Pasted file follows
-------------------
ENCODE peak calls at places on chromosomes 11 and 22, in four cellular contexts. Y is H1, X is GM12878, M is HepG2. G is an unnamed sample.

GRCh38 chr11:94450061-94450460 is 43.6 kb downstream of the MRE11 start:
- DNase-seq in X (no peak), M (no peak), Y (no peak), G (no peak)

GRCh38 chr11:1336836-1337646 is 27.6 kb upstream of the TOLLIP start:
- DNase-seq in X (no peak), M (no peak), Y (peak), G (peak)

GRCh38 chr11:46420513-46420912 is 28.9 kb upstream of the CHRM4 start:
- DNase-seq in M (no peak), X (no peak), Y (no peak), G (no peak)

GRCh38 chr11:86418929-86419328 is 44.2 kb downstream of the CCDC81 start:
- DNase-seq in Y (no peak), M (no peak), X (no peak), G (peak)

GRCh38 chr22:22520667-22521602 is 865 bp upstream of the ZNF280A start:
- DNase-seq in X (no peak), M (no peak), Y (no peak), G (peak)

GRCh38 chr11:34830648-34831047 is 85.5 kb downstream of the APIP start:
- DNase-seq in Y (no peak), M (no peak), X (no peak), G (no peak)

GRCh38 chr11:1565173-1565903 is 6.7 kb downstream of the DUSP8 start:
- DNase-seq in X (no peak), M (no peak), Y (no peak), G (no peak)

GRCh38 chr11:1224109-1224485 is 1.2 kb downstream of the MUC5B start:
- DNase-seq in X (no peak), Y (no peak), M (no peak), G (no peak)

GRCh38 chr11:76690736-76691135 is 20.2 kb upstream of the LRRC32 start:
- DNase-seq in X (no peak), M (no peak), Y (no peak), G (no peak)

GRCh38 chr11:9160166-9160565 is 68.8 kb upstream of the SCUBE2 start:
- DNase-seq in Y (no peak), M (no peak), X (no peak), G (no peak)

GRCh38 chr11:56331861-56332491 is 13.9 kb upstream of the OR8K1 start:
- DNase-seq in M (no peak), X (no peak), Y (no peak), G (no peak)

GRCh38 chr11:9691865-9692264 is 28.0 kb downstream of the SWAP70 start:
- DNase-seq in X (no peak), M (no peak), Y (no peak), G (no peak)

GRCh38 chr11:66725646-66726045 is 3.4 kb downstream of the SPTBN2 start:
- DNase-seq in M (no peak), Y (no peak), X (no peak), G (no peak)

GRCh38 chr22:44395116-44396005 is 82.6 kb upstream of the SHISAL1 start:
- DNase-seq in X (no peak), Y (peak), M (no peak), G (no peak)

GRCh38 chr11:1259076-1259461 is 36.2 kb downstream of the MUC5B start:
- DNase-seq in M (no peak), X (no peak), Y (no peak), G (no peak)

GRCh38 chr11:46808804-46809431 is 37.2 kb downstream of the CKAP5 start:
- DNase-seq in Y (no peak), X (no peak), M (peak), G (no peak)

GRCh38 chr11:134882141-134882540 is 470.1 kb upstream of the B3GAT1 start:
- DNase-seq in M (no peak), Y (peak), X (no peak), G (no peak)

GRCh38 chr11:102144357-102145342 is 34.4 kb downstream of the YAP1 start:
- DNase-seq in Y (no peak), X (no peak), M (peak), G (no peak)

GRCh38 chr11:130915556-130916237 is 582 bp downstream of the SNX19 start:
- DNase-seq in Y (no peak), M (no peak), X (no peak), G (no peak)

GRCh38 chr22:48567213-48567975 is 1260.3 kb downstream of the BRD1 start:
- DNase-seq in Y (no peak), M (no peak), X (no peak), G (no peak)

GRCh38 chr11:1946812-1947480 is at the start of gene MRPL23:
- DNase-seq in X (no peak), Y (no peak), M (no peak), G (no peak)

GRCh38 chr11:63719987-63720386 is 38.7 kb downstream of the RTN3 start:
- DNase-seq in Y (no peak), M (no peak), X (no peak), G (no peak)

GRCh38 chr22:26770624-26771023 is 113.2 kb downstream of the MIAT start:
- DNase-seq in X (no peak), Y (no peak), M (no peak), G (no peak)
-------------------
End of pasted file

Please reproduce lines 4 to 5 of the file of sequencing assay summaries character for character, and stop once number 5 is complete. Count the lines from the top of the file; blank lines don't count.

GRCh38 chr11:1336836-1337646 is 27.6 kb upstream of the TOLLIP start:
- DNase-seq in X (no peak), M (no peak), Y (peak), G (peak)